• The CGT arising on the disposal of the original assets and
  • 50% of the CGT arising on the disposal of the second business

In order for the relief to apply the second disposal must not be made within three years of the disposal of the original assets.

The relief will only apply to investments in what the Minister described as “productive trading activities”.

There appears to be an element of retrospective relief being given here in that credit may be claimed for CGT paid on a disposal of assets which has occurred from 1 January 2010.

Commencement of this relief is subject to receipt of EU State Aid approval.
CGT Retirement Relief

The cap on retirement relief which was introduced in Finance Act 2012, for individuals who are aged 66 or over, applies to disposals from 1 January 2014. Retirement relief for CGT purposes will only be available on proceeds up to €3 million where the disposal is to a child and up to €500,000 on a disposal to a person other than a child.
CGT Retirement Relief for Farmers

CGT retirement relief which is currently available on a transfer of leased land by a farmer to a child is being extended to transfers by a farmer to a person other than a child. The land must be let under a long term lease (minimum 5 years) and must be used for the purposes of farming by the individual for a period of 10 years immediately prior to it being let.


VAT Rates

There are no changes to VAT rates. The special rate of 9% applying to the hospitality sector remains in place. It was due to revert back to 13.5% in January 2014. The Minister has not reduced the 13.5% rate applying to the construction sector but has instead introduced income tax incentives for refurbishment of principal private residences.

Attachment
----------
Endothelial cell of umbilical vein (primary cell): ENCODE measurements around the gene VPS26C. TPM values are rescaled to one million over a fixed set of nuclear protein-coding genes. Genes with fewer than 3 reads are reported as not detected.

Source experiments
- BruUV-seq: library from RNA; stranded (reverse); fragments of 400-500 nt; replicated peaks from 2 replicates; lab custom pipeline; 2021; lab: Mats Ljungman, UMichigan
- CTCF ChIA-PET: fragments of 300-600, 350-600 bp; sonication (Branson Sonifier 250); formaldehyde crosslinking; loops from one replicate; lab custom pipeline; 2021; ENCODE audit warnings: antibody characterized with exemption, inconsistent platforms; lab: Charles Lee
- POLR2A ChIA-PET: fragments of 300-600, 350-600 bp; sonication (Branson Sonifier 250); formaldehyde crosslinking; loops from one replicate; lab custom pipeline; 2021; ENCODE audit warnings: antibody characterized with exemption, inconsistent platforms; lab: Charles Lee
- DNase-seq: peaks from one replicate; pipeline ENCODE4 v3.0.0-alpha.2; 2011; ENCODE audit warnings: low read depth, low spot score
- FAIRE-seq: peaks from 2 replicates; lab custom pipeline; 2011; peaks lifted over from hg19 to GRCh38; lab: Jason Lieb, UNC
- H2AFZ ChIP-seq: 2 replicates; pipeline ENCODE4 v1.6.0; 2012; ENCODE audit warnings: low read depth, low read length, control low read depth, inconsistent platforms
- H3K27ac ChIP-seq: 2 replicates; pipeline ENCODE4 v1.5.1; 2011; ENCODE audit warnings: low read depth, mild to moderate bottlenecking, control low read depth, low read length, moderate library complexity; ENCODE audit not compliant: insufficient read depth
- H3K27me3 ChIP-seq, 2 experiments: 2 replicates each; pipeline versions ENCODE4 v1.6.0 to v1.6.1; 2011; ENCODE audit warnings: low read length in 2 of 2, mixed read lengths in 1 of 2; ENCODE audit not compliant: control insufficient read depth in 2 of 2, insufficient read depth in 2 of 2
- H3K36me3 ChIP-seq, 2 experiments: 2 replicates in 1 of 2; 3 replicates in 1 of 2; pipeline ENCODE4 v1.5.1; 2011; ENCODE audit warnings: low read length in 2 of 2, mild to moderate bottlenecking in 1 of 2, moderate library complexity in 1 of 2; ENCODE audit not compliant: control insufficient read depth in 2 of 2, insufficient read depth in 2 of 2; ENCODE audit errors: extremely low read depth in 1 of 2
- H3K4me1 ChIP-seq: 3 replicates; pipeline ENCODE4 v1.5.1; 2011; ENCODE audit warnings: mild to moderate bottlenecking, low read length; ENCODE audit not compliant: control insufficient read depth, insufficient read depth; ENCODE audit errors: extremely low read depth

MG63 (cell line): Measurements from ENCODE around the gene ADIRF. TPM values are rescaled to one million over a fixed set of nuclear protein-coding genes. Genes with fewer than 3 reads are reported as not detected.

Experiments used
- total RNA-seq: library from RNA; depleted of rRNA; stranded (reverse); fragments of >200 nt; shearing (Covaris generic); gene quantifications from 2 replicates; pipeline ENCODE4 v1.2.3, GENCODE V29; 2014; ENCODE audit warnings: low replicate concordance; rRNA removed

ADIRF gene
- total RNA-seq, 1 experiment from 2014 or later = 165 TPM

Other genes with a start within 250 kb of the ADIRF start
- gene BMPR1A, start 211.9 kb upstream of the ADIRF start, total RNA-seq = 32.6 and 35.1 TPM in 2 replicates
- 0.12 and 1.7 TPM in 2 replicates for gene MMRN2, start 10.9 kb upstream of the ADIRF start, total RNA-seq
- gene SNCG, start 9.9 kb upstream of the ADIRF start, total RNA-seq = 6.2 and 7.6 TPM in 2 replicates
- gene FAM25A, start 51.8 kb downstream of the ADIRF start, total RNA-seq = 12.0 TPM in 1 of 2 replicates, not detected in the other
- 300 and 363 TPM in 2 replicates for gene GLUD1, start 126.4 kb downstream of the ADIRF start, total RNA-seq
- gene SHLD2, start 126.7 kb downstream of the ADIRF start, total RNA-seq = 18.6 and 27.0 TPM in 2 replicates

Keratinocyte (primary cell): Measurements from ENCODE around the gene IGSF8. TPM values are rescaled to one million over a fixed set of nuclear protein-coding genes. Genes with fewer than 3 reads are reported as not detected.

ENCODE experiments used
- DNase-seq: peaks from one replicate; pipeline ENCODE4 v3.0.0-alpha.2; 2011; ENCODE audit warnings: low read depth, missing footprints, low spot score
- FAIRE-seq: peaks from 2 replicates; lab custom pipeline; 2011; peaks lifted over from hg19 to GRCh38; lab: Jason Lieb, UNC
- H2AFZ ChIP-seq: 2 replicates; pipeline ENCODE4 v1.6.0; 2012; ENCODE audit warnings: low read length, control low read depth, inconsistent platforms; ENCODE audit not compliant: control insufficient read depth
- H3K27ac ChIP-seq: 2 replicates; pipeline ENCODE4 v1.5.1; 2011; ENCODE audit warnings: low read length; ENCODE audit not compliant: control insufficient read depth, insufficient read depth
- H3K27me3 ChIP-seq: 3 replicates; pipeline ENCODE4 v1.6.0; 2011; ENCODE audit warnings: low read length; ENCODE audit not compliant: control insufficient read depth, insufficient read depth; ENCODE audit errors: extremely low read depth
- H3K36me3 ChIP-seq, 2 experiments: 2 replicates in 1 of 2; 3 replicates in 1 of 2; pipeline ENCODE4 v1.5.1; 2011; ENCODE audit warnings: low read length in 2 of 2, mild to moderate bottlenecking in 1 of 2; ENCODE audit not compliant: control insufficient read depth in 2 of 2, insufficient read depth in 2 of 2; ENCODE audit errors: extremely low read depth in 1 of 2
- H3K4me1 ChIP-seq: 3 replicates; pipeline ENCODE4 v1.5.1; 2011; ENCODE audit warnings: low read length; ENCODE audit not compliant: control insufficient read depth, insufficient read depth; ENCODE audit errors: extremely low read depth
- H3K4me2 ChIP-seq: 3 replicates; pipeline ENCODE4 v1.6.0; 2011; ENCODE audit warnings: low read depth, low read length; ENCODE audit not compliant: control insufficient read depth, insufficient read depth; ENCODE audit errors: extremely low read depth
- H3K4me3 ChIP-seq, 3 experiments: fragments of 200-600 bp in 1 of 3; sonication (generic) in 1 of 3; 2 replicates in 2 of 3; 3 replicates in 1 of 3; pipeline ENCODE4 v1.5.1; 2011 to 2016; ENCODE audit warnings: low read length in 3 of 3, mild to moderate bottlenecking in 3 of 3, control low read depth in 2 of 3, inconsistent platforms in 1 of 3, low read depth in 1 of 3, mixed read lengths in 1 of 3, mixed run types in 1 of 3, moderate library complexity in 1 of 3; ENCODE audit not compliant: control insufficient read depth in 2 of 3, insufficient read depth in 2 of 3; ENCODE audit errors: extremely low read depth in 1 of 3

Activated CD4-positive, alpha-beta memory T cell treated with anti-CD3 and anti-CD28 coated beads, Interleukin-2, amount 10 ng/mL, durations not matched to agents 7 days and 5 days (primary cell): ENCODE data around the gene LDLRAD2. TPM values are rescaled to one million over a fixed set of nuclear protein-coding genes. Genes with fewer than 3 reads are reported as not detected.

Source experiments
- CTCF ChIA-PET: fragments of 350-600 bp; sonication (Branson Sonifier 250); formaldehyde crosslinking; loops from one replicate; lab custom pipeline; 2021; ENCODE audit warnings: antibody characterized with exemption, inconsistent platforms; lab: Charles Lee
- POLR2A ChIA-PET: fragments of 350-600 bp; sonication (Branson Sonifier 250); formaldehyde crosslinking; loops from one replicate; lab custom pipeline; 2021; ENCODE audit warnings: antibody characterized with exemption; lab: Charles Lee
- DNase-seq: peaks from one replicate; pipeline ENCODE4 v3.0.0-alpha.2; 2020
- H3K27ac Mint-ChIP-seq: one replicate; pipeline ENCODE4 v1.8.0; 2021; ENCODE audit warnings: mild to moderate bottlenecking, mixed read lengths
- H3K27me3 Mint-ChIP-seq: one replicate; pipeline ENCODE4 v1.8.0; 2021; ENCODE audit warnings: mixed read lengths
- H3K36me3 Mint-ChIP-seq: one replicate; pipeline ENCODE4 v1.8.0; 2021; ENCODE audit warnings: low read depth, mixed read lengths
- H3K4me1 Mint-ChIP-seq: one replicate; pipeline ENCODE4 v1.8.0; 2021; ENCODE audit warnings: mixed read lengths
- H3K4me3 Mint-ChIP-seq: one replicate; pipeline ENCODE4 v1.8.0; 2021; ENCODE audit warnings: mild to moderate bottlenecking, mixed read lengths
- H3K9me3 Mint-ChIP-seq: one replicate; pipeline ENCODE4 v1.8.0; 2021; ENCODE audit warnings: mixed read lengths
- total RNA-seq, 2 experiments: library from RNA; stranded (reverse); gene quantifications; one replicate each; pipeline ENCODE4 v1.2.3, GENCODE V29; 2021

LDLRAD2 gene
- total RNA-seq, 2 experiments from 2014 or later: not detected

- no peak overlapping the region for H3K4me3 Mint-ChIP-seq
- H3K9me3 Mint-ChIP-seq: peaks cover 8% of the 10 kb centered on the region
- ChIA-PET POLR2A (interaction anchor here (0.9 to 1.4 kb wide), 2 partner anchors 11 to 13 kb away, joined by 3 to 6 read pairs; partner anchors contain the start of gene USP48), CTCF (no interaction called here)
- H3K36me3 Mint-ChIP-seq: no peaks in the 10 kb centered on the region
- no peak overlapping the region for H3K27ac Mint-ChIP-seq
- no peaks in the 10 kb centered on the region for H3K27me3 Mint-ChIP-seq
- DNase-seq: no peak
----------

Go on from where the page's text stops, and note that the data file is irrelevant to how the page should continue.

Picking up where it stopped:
Cash Receipts Basis Threshold Increased

The annual threshold for accounting for VAT on a cash receipts basis will increase from €1.25 million to €2 million from 1 May 2014. This is a welcome development and should assist cash flow for small to medium sized businesses. Consideration should be given to moving to a cash receipts basis if a business is likely to fall within the new threshold.
Disallowance of Input VAT

A new measure has been introduced to encourage early payment of purchase invoices and assist cash flow. Where a business which has not paid for supplies (in full or in part) within six months, it will have to repay the VAT input credit claimed on those supplies.
Farmer’s Flat Rate

The farmer’s flat rate scheme compensates unregistered farmers for VAT incurred on their farming inputs. The rate is being increased from 4.8% to 5% from 1 January 2014.

Stamp Duty

There have been no changes to general stamp duty rates.
Transfers of Shares on the Enterprise Securities Market

Stamp duty is payable at 1% in respect of transfers of shares. The Minister has announced an exemption from stamp duty for transfers of shares on the Enterprise Securities Market (ESM). The ESM is the market established by the Irish Stock Exchange for smaller companies which are at an early or growth stage of their development.
Levy on Domestic Financial Institutions

The Minister has announced that a levy will be imposed on domestic financial institutions for the period 2014 to 2016. The levy payable will be linked to the amount of tax paid on deposit interest by the financial institution in 2011. It is forecast to yield €150 million on an annual basis.

Other Measures